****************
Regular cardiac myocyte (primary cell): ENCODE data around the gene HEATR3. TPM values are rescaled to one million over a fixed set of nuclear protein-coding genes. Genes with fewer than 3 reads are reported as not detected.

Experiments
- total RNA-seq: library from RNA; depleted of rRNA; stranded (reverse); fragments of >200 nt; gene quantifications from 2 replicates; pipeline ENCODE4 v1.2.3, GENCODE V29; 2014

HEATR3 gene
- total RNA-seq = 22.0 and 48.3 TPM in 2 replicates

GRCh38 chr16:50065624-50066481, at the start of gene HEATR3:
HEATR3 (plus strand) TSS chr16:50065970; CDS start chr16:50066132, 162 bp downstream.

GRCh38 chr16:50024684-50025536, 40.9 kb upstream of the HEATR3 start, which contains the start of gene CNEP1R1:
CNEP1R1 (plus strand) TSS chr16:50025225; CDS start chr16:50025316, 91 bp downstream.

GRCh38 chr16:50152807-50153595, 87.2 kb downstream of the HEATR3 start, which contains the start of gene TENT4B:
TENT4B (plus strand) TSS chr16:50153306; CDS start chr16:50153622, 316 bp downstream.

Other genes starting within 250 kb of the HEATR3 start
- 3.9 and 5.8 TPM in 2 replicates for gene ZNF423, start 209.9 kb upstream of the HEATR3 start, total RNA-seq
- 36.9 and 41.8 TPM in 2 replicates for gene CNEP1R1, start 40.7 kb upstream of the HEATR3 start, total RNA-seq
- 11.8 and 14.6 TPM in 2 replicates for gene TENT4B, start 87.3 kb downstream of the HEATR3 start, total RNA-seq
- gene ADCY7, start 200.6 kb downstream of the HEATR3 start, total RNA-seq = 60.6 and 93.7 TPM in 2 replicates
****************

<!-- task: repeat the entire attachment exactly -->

Regular cardiac myocyte (primary cell): ENCODE data around the gene HEATR3. TPM values are rescaled to one million over a fixed set of nuclear protein-coding genes. Genes with fewer than 3 reads are reported as not detected.

Experiments
- total RNA-seq: library from RNA; depleted of rRNA; stranded (reverse); fragments of >200 nt; gene quantifications from 2 replicates; pipeline ENCODE4 v1.2.3, GENCODE V29; 2014

HEATR3 gene
- total RNA-seq = 22.0 and 48.3 TPM in 2 replicates

GRCh38 chr16:50065624-50066481, at the start of gene HEATR3:
HEATR3 (plus strand) TSS chr16:50065970; CDS start chr16:50066132, 162 bp downstream.

GRCh38 chr16:50024684-50025536, 40.9 kb upstream of the HEATR3 start, which contains the start of gene CNEP1R1:
CNEP1R1 (plus strand) TSS chr16:50025225; CDS start chr16:50025316, 91 bp downstream.

GRCh38 chr16:50152807-50153595, 87.2 kb downstream of the HEATR3 start, which contains the start of gene TENT4B:
TENT4B (plus strand) TSS chr16:50153306; CDS start chr16:50153622, 316 bp downstream.

Other genes starting within 250 kb of the HEATR3 start
- 3.9 and 5.8 TPM in 2 replicates for gene ZNF423, start 209.9 kb upstream of the HEATR3 start, total RNA-seq
- 36.9 and 41.8 TPM in 2 replicates for gene CNEP1R1, start 40.7 kb upstream of the HEATR3 start, total RNA-seq
- 11.8 and 14.6 TPM in 2 replicates for gene TENT4B, start 87.3 kb downstream of the HEATR3 start, total RNA-seq
- gene ADCY7, start 200.6 kb downstream of the HEATR3 start, total RNA-seq = 60.6 and 93.7 TPM in 2 replicates